Nursing Ethics 10 (1):28-38 (2003)

The focus of this article is perceptions of elderly patients and nurses regarding patients’ autonomy in nursing practice. Autonomy is empirically defined as having two components: information received/given as a prerequisite and decision making as the action. The results indicated differences between staff and patient perceptions of patient autonomy for both components in all five countries in which this survey was conducted. There were also differences between countries in the perceptions of patients and nurses regarding the frequency with which patients received information from nursing staff or were offered opportunities to make decisions. This is the second of a set of five articles published together in this issue of Nursing Ethics in which the results of this comparative research project are presented.
Keywords No keywords specified (fix it)
Categories (categorize this paper)
DOI 10.1191/0969733003ne572oa
Edit this record
Mark as duplicate
Export citation
Find it on Scholar
Request removal from index
Revision history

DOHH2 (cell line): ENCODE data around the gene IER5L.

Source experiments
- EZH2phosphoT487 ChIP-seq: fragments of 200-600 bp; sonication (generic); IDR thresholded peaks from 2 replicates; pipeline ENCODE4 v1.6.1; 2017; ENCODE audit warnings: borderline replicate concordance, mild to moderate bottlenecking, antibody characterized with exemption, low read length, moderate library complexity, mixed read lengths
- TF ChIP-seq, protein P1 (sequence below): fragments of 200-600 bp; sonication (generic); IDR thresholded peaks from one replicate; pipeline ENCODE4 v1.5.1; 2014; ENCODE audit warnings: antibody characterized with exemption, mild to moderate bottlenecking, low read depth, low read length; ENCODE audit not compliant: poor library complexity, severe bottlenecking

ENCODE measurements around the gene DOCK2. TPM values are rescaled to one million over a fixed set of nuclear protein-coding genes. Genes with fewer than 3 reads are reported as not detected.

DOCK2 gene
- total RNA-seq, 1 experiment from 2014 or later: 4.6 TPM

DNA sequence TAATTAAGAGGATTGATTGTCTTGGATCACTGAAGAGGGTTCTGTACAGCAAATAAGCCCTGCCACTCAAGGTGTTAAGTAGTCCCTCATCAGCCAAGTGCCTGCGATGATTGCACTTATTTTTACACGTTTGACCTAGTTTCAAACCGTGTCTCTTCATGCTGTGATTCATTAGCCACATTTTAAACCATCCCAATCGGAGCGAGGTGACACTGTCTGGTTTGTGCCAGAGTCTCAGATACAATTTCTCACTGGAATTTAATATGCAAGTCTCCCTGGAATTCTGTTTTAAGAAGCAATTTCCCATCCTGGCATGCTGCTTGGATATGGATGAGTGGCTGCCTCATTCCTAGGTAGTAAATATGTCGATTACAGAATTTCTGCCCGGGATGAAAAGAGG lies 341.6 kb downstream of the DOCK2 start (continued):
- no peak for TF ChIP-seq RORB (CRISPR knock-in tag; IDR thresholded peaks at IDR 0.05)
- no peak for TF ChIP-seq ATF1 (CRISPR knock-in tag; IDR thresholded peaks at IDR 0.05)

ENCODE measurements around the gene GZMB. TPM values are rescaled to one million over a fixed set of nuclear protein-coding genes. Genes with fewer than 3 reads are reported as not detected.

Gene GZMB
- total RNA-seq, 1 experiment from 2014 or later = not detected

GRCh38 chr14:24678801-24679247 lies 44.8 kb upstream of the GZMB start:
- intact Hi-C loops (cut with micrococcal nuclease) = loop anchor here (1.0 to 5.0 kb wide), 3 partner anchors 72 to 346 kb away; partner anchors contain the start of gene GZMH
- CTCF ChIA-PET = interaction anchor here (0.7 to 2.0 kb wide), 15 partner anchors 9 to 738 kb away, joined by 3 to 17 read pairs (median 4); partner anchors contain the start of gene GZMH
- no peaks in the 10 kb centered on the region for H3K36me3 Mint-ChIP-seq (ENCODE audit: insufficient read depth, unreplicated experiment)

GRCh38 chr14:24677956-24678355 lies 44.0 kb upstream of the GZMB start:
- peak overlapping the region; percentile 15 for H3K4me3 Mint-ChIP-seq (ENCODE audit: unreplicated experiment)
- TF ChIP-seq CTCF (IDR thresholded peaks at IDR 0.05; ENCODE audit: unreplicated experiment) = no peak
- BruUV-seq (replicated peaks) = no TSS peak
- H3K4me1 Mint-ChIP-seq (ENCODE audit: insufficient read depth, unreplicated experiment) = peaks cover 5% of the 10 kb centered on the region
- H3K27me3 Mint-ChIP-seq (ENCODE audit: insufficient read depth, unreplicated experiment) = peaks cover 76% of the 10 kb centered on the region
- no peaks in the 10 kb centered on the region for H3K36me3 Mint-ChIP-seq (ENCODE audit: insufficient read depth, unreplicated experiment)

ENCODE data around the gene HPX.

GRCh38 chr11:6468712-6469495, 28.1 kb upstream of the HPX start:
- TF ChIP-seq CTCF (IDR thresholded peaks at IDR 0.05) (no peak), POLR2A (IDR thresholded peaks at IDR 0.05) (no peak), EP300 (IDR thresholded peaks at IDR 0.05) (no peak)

Download options

PhilArchive copy

Upload a copy of this paper     Check publisher's policy     Papers currently archived: 55,935
External links

Setup an account with your affiliations in order to access resources via your University's proxy server
Configure custom proxy (use this if your affiliation does not provide a proxy)
Through your library

References found in this work BETA

International Bioethics? The Role of the Council of Europe.O. Quintana - 1993 - Journal of Medical Ethics 19 (1):5-6.

View all 6 references / Add more references

Citations of this work BETA

View all 7 citations / Add more citations

Similar books and articles


Added to PP index

Total views
18 ( #558,301 of 2,403,176 )

Recent downloads (6 months)
1 ( #552,147 of 2,403,176 )

How can I increase my downloads?


My notes